International Society of Managing and Technical Editors (ISMTE)  is expanding their international presence to Asia. This spring, they are holding an Asian Conference in Singapore—Best Practices in Scholarly Publishing. Topics will include emerging standards as best practices; managing technology; platforms and vendor transitions; new ideas in scholarly publishing; best practices in peer review; ethics workshop. COPE will be running the ethics workshop.
Space is limited so click here for more details and to register

Think, Check, Submit

COPE has endorsed the Think,Check,Submit initiative. Think.Check.Submit. is a campaign to help researchers identify trusted journals for their research. It is a simple checklist researchers can use to assess the credentials of a journal or publisher. COPE has joined the steering committee of this campaign.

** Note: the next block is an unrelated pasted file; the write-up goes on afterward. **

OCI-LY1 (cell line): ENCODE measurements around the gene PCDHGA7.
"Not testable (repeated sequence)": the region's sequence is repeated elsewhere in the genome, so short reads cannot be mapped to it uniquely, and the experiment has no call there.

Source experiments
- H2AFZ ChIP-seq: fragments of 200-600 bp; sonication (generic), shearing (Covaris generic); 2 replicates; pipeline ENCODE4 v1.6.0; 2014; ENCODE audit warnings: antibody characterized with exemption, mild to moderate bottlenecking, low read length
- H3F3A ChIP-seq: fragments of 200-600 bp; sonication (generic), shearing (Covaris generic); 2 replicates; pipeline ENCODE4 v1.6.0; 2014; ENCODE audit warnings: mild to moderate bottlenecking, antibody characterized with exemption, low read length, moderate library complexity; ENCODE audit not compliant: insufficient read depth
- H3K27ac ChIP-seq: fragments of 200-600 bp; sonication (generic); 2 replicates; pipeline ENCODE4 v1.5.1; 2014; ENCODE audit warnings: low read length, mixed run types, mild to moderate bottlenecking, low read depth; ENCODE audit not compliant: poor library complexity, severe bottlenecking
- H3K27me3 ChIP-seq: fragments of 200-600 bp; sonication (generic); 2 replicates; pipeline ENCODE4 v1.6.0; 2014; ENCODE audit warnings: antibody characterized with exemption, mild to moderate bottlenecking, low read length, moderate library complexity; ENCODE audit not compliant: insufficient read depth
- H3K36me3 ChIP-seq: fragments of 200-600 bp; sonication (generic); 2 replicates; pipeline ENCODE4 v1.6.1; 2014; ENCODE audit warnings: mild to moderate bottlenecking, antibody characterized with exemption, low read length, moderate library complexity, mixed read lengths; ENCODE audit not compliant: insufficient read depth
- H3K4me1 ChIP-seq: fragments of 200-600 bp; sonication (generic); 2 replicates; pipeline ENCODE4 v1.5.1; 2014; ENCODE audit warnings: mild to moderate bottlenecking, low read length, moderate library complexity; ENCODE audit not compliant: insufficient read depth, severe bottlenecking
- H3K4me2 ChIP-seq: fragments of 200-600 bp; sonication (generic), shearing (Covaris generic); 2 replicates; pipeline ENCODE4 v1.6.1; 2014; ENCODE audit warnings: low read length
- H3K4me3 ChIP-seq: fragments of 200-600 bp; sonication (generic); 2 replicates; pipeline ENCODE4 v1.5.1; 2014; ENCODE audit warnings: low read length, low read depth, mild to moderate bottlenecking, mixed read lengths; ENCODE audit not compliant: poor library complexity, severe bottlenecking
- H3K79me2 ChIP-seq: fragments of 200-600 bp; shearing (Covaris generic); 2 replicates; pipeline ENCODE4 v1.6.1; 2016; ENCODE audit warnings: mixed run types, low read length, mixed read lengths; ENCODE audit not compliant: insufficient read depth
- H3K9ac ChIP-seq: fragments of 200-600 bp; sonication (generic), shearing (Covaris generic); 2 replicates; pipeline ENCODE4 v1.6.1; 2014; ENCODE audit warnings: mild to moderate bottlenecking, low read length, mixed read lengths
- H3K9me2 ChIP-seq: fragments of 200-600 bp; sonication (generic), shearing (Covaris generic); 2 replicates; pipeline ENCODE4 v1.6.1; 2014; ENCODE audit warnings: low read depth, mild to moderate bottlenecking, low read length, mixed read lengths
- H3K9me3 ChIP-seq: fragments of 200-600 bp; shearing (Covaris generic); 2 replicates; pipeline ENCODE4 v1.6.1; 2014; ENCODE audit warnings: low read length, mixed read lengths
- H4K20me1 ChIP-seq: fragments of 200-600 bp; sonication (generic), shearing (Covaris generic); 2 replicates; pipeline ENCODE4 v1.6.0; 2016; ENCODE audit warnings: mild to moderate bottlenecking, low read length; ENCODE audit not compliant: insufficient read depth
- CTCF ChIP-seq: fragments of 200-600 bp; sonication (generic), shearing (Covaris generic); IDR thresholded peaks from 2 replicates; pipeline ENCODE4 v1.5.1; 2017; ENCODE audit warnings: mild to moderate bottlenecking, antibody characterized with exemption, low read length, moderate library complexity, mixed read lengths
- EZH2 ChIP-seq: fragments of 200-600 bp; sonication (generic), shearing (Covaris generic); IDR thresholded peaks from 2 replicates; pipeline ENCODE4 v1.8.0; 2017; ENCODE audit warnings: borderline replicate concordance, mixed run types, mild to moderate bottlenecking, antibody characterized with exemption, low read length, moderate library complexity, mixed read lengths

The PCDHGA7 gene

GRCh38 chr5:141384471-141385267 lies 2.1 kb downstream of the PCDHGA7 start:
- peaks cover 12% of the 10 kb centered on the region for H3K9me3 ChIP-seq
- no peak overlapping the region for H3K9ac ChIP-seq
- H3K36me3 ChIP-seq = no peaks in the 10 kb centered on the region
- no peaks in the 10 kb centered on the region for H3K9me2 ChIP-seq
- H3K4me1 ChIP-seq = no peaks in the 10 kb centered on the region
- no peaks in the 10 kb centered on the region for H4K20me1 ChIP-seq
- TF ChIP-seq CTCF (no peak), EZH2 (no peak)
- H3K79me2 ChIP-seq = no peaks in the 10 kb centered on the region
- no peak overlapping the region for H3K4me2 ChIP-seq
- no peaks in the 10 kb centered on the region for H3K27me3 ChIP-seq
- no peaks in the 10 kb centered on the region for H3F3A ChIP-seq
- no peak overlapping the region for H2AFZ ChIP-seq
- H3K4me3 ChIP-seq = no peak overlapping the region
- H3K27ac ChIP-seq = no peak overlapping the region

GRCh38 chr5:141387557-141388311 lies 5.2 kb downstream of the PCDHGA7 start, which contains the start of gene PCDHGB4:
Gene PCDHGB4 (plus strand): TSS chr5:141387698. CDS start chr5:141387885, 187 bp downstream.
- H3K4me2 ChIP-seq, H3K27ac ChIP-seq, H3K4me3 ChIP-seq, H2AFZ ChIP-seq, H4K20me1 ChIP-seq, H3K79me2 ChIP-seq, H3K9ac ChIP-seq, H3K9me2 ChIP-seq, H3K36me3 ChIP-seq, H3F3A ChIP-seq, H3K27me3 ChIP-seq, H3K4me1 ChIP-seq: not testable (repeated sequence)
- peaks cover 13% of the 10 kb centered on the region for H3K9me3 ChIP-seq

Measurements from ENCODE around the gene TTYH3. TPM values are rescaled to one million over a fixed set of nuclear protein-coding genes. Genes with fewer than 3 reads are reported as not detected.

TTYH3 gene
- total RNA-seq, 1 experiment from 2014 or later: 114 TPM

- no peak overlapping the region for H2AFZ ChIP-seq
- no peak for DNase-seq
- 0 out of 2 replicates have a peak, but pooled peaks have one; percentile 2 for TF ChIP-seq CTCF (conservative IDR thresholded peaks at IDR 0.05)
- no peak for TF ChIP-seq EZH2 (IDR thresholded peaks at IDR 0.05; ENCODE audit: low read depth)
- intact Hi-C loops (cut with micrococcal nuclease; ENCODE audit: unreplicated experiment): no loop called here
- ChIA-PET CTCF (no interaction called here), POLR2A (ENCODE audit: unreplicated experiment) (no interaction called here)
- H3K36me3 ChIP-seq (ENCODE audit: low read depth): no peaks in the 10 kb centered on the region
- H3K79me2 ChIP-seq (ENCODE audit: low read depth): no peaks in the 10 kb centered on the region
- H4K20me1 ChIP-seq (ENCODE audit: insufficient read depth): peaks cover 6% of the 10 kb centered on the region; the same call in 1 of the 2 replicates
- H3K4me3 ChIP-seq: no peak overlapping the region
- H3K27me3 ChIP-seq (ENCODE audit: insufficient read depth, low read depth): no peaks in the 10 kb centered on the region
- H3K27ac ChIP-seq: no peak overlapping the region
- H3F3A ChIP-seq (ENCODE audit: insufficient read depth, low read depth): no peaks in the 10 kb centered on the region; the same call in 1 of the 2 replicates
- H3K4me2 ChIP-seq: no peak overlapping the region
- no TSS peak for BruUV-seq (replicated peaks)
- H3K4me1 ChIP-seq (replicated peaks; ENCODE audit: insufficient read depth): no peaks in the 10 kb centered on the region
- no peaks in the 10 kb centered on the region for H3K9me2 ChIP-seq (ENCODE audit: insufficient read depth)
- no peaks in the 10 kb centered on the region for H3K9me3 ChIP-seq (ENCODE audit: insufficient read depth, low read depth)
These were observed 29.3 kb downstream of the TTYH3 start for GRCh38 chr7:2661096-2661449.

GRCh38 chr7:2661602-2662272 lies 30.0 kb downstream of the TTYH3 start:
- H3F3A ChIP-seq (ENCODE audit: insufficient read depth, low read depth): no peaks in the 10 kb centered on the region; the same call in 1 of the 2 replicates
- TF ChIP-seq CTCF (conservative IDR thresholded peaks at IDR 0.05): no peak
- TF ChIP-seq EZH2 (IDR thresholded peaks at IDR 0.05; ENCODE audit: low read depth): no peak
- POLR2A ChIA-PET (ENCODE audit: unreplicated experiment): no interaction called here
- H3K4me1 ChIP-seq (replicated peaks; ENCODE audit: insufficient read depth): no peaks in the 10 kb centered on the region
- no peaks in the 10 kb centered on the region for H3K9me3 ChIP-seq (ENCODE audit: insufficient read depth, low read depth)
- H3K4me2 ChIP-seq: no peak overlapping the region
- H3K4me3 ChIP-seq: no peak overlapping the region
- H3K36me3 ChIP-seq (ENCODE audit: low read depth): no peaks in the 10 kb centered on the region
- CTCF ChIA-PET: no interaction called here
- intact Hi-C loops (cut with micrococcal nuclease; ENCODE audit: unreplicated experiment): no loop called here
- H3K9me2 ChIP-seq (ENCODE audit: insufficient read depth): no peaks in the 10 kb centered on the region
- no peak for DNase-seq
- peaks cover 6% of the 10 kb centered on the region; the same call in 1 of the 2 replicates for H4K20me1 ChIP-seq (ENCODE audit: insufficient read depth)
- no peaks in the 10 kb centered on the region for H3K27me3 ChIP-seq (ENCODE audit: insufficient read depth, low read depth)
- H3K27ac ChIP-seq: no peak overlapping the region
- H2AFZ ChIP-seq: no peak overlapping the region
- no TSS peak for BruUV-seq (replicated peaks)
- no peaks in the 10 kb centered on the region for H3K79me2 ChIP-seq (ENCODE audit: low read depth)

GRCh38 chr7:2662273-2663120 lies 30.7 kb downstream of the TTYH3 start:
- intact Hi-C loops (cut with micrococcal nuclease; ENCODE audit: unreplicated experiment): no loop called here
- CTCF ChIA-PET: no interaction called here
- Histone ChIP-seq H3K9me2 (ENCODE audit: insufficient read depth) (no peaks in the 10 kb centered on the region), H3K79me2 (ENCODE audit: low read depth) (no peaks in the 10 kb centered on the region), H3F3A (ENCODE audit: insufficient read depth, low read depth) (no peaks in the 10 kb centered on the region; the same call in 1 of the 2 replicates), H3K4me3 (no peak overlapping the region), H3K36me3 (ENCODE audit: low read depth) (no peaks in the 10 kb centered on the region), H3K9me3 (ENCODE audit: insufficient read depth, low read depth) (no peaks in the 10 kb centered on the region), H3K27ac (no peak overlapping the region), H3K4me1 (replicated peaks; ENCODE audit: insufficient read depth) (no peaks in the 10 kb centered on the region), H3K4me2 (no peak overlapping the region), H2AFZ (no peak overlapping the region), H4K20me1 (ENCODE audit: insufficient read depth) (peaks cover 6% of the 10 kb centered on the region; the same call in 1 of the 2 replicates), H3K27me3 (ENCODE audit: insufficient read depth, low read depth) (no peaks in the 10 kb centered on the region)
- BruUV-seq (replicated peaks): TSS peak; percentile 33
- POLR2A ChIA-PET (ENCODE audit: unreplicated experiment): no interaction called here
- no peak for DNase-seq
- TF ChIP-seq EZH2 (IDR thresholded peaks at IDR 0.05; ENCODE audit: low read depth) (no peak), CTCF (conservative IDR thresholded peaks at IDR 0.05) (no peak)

COPE logo

Did you know that you can now download a unique COPE logo for your journal or website? This function is now available for all journal members and associate members.

On the COPE website, you can download a COPE logo with your membership number included and the date you joined COPE (example shown). This will demonstrate that you are a genuine member of COPE, and will send a signal to authors and reviewers that your journal upholds the highest ethical standards, that you intend to follow COPE’s Code of Conduct and that you will take appropriate action in cases of possible misconduct.

If you want to add some wording to your logo, we usually suggest the following: "This journal is a member of, and subscribes to the principles of, the Committee on Publication Ethics (COPE)"

You can download the logo at optimised resolutions for print or the web.

Here’s how to do it:

  • Log onto the COPE website as a member (you need to be the "manager" of your journal group)
  • Go to your journal page.
  • On the right hand navigation bar, click “COPE logo download”.
  • Download low and high resolutions of your personalised COPE logo